President Obama made a statement Thursday evening about the humanitarian crisis in Iraq:
Today I authorized two operations in Iraq — targeted airstrikes to protect our American personnel, and a humanitarian effort to help save thousands of Iraqi civilians who are trapped on a mountain without food and water and facing almost certain death. […]
To stop the advance on Erbil, I’ve directed our military to take targeted strikes against ISIL terrorist convoys should they move toward the city. We intend to stay vigilant, and take action if these terrorist forces threaten our personnel or facilities anywhere in Iraq, including our consulate in Erbil and our embassy in Baghdad. We’re also providing urgent assistance to Iraqi government and Kurdish forces so they can more effectively wage the fight against ISIL.
Second, at the request of the Iraqi government — we’ve begun operations to help save Iraqi civilians stranded on the mountain. As ISIL has marched across Iraq, it has waged a ruthless campaign against innocent Iraqis. And these terrorists have been especially barbaric towards religious minorities, including Christian and Yezidis, a small and ancient religious sect. Countless Iraqis have been displaced. And chilling reports describe ISIL militants rounding up families, conducting mass executions, and enslaving Yezidi women.
ISIL forces below have called for the systematic destruction of the entire Yezidi people, which would constitute genocide.
I’ve said before, the United States cannot and should not intervene every time there’s a crisis in the world. So let me be clear about why we must act, and act now. When we face a situation like we do on that mountain — with innocent people facing the prospect of violence on a horrific scale, when we have a mandate to help — in this case, a request from the Iraqi government — and when we have the unique capabilities to help avert a massacre, then I believe the United States of America cannot turn a blind eye. We can act, carefully and responsibly, to prevent a potential act of genocide. That’s what we’re doing on that mountain.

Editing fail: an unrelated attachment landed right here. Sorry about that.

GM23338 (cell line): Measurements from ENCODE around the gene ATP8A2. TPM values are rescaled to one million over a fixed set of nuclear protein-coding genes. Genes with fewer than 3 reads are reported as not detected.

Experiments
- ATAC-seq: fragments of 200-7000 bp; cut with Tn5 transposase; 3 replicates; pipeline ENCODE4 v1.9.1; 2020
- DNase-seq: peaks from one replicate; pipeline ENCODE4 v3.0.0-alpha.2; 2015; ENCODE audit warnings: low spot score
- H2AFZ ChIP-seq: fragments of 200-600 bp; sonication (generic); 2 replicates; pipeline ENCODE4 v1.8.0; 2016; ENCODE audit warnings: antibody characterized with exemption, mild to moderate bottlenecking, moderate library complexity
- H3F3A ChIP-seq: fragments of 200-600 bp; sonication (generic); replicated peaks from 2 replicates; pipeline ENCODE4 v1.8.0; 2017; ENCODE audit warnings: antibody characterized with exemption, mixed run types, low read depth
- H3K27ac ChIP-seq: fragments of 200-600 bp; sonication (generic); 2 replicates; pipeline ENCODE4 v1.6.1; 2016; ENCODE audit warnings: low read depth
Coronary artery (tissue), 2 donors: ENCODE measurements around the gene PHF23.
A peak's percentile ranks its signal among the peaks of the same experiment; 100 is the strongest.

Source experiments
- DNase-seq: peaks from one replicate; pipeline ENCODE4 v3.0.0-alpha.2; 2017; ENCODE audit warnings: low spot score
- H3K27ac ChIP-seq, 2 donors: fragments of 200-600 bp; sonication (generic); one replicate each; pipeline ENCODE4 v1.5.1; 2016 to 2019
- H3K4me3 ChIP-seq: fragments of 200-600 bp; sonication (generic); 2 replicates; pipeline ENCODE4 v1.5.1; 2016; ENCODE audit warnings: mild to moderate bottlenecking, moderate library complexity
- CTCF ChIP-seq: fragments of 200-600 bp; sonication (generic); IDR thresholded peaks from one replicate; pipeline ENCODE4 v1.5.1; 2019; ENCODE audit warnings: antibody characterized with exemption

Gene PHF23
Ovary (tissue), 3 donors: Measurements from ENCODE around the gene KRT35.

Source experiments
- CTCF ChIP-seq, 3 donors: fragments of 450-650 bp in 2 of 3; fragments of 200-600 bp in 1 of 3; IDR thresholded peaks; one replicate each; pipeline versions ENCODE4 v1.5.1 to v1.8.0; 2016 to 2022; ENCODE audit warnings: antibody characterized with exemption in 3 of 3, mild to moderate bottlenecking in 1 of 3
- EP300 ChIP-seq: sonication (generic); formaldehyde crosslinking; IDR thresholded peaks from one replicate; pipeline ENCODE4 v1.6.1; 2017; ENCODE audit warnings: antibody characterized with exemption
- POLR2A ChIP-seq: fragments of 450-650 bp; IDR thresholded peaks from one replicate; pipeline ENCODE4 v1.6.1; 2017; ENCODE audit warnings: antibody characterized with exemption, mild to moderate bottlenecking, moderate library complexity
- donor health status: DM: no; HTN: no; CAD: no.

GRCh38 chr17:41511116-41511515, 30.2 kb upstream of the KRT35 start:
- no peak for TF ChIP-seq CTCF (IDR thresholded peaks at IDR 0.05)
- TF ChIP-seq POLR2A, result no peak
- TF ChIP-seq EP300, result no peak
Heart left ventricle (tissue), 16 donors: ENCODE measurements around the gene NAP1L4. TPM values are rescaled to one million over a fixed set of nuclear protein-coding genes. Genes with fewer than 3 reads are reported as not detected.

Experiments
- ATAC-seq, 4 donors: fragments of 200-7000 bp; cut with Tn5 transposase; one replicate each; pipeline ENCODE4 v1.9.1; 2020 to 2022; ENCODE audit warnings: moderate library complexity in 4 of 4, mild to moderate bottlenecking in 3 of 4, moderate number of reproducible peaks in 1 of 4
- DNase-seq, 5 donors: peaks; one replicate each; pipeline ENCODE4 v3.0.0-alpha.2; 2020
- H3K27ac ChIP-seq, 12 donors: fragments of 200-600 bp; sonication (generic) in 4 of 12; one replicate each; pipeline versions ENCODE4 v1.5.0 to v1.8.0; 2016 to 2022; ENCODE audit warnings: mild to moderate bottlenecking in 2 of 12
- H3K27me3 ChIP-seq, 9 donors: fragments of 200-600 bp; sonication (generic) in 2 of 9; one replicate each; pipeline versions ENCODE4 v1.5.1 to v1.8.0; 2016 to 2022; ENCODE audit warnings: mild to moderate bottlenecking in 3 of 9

I’ve, therefore, authorized targeted airstrikes, if necessary, to help forces in Iraq as they fight to break the siege of Mount Sinjar and protect the civilians trapped there. Already, American aircraft have begun conducting humanitarian airdrops of food and water to help these desperate men, women and children survive. Earlier this week, one Iraqi in the area cried to the world, “There is no one coming to help.” Well today, America is coming to help. We’re also consulting with other countries — and the United Nations — who have called for action to address this humanitarian crisis.
I know that many of you are rightly concerned about any American military action in Iraq, even limited strikes like these. I understand that. I ran for this office in part to end our war in Iraq and welcome our troops home, and that’s what we’ve done. As Commander-in-Chief, I will not allow the United States to be dragged into fighting another war in Iraq. And so even as we support Iraqis as they take the fight to these terrorists, American combat troops will not be returning to fight in Iraq, because there’s no American military solution to the larger crisis in Iraq. The only lasting solution is reconciliation among Iraqi communities and stronger Iraqi security forces.
More on the humanitarian crisis and the president’s statement …
My fellow Americans, the world is confronted by many challenges. And while America has never been able to right every wrong, America has made the world a more secure and prosperous place. And our leadership is necessary to underwrite the global security and prosperity that our children and our grandchildren will depend upon. We do so by adhering to a set of core principles. We do whatever is necessary to protect our people. We support our allies when they’re in danger. We lead coalitions of countries to uphold international norms. And we strive to stay true to the fundamental values — the desire to live with basic freedom and dignity — that is common to human beings wherever they are. That’s why people all over the world look to the United States of America to lead. And that’s why we do it.